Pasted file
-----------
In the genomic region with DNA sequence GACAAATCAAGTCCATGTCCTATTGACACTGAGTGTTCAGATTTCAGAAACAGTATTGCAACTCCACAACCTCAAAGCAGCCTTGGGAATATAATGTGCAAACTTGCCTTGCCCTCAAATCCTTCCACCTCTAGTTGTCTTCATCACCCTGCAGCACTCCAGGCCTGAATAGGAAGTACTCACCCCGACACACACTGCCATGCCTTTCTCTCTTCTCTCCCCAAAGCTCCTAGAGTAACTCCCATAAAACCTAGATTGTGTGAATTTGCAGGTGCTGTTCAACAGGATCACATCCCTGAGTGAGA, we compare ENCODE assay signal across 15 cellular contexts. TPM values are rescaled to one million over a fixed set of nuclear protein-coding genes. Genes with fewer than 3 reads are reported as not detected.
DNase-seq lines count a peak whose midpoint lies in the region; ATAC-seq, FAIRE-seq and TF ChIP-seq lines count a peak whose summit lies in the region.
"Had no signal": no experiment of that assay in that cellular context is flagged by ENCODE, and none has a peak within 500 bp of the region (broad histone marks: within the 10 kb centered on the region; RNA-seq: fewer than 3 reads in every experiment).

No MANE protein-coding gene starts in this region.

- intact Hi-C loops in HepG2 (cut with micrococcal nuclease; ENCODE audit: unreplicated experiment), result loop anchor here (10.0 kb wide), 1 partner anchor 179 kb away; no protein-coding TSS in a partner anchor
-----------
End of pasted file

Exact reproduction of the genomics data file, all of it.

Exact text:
In the genomic region with DNA sequence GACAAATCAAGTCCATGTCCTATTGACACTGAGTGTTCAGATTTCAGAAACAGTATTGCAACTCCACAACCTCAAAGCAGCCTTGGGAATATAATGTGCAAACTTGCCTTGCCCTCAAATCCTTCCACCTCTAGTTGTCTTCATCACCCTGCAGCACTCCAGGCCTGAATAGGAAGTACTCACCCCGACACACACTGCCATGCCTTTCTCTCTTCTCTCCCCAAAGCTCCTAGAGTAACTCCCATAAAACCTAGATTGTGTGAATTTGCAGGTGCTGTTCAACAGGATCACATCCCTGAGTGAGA, we compare ENCODE assay signal across 15 cellular contexts. TPM values are rescaled to one million over a fixed set of nuclear protein-coding genes. Genes with fewer than 3 reads are reported as not detected.
DNase-seq lines count a peak whose midpoint lies in the region; ATAC-seq, FAIRE-seq and TF ChIP-seq lines count a peak whose summit lies in the region.
"Had no signal": no experiment of that assay in that cellular context is flagged by ENCODE, and none has a peak within 500 bp of the region (broad histone marks: within the 10 kb centered on the region; RNA-seq: fewer than 3 reads in every experiment).

No MANE protein-coding gene starts in this region.

- intact Hi-C loops in HepG2 (cut with micrococcal nuclease; ENCODE audit: unreplicated experiment), result loop anchor here (10.0 kb wide), 1 partner anchor 179 kb away; no protein-coding TSS in a partner anchor